Nothing Small About It

The Gweduck is a hero-class Experimental three decades in the making.


By Tom Wilson and Paul Dye

Ben Ellison and Ross Mahon wanted a Widgeon. The Seattle pair have an Alaska habit and desired a capable, personal-sized amphibian good for the Seattle to Ketchikan run plus poking around inlets and inland when needed. The smaller Grumman flying boats, the Widgeon and Goose, seemed ideal. But the elderly Grummans were worn out, short ranged and had a disquieting porpoising habit.

“I wish they made new ones,” was the first thought. “I wish they made something better,” was the second. And so in 1990 Ben, the principal driver of Gweduck development, backed by talented engineers and craftsmen, embarked on the immense task of designing and building a twin-engine flying boat. They completed the fiberglass prototype Gweduck 15 years ago and have been flying it ever since. Since then, the team has advanced the airplane into a kit, one made out of carbon fiber and incorporating more than 1400 hours of the prototype’s operation. Now available for general sale, the first two production Gweduck kits are under construction at the program’s build facility in Prineville, Oregon.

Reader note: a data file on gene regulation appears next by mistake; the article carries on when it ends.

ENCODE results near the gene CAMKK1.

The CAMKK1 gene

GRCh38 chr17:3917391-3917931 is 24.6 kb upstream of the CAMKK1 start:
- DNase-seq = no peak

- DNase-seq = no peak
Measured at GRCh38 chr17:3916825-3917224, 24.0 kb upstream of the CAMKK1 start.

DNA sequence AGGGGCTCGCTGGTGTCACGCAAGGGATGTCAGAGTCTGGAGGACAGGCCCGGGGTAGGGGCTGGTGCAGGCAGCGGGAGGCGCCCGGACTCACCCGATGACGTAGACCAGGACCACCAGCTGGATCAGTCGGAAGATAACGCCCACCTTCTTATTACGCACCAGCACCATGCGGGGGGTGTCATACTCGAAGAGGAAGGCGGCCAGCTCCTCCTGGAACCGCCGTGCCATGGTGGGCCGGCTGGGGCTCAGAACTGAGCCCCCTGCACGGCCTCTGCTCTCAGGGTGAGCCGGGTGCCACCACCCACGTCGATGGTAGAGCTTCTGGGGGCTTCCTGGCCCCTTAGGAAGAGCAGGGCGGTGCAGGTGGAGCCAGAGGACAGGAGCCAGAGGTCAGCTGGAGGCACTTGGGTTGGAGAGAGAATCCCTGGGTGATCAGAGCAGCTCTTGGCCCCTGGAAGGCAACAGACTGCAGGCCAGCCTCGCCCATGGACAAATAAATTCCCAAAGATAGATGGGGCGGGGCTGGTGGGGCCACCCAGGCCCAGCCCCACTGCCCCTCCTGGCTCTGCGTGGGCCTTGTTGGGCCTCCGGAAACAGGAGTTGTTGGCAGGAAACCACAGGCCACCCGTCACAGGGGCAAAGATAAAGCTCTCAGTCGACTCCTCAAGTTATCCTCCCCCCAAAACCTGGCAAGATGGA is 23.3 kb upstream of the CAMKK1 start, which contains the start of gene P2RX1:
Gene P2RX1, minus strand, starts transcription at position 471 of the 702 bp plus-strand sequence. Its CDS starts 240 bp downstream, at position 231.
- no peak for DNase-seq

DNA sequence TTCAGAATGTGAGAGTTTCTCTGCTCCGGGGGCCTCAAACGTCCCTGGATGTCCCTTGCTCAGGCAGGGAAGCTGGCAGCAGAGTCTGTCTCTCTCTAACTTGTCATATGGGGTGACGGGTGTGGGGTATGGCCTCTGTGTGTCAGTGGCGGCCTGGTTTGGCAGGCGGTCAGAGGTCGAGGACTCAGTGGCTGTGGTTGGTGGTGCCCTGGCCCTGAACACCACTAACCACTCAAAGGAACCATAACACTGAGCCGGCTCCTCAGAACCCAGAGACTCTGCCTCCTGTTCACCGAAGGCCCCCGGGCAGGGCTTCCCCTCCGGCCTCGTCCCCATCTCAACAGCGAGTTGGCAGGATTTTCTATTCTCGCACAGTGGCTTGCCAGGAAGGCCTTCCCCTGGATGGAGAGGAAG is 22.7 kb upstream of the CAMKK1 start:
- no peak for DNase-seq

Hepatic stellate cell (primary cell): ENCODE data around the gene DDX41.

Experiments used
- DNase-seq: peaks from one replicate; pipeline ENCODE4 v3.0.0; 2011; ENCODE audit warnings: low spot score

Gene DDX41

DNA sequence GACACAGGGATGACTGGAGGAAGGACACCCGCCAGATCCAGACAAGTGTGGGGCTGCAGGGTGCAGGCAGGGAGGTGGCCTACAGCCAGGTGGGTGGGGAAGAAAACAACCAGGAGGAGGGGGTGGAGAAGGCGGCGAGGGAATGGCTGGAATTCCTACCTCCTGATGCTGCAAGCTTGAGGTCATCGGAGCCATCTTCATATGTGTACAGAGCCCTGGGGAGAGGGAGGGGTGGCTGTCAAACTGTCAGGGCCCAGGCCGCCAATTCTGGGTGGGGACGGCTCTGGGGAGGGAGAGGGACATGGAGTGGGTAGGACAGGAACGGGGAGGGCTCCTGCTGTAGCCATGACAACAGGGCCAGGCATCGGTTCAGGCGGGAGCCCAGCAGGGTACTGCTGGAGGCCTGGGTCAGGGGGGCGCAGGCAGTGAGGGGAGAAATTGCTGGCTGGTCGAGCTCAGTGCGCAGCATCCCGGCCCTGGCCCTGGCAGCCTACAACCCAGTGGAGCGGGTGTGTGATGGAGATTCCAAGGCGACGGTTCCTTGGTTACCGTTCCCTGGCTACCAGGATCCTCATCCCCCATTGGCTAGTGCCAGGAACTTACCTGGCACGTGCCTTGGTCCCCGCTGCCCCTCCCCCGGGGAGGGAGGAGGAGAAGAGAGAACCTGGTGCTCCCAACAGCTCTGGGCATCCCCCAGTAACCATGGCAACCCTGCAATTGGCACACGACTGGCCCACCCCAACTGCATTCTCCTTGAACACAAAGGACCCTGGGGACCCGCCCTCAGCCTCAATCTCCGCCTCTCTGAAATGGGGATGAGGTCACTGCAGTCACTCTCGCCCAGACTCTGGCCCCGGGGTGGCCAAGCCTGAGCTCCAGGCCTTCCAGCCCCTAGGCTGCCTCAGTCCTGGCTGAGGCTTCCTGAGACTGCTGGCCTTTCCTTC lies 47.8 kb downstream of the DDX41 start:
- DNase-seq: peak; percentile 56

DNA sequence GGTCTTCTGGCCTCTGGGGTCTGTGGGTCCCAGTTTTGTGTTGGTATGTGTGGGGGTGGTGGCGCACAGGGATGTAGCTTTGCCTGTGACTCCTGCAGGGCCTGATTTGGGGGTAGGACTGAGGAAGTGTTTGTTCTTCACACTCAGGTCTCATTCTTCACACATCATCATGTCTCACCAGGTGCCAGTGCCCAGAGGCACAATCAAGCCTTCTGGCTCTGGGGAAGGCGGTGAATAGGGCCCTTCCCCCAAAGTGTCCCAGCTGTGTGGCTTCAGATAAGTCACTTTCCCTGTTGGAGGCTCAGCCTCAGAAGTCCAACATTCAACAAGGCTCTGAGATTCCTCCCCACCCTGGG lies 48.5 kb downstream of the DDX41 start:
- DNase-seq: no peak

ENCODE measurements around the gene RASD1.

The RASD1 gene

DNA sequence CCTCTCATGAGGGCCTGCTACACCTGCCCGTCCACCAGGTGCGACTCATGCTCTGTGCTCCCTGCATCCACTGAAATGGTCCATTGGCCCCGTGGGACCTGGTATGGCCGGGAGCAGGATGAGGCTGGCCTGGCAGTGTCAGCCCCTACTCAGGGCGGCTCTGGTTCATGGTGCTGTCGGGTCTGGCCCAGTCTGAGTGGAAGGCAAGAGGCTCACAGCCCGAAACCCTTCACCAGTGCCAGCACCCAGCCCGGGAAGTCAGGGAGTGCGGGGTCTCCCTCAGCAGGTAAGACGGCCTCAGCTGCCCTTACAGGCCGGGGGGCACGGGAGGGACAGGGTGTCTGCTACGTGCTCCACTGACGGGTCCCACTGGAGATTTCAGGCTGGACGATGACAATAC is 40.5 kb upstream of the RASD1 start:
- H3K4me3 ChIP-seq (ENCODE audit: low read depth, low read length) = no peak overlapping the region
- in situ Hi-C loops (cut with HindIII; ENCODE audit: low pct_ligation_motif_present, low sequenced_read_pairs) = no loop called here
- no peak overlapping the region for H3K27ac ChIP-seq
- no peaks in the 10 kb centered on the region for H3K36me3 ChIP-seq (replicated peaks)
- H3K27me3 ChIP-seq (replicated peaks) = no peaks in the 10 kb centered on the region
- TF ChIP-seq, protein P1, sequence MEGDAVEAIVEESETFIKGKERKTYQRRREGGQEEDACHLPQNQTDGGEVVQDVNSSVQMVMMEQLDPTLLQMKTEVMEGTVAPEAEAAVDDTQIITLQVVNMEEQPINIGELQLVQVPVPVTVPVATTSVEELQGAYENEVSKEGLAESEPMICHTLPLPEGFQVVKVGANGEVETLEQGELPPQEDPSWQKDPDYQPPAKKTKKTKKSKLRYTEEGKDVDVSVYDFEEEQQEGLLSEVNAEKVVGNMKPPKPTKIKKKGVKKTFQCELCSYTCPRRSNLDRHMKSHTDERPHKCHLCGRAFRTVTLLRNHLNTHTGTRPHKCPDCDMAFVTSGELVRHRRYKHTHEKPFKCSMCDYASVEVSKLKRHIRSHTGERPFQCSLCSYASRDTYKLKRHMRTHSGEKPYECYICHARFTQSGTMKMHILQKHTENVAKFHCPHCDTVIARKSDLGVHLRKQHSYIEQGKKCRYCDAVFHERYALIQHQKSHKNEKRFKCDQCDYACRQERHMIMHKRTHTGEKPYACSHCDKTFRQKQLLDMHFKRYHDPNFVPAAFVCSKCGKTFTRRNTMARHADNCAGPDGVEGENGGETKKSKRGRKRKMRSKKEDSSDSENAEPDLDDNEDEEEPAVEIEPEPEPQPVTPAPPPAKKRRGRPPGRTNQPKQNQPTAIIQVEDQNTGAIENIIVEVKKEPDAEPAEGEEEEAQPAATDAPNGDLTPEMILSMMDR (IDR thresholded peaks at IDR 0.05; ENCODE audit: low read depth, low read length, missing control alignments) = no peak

Money, of Course

Why did it take 15 years to make a kit? The answer, of course, is money, with the added explanation that after developing the prototype, Ben and Ross were tired of building and having too much fun flying their creation. Understandably they really didn’t want to stop and take the time to kit the big twin. But now they are, and as no other Experimental—or certified airplane for that matter—can do what the Gweduck can, it’s time to take a good look at the program.

Known for his carburetors, Ben Ellison is central to the Gweduck’s creation (left). Today he is emeritus to the program’s daily effort but still on hand for technical input. Present at the beginning with Ellison and now the Gweduck front man, Ross Mahon (center) carries the knowledge and experience from the concept, development and flying of the prototype. Walter Fellows’ (right) commercial and investment banking career combines with his aviation passion in providing the driving force and finances to kit the Gweduck.

Pivotal to kitting the Gweduck is Walter Fellows. A retired financier with an aerospace background and an apparent soft spot for waterbirds, Walter provides both the large volume of social lubricant necessary to move the Gweduck forward, along with a suitably spacious production facility, Composite Creations. That’s where the Gweduck fabric meets the resin and the resulting panels are assembled into complete aircraft.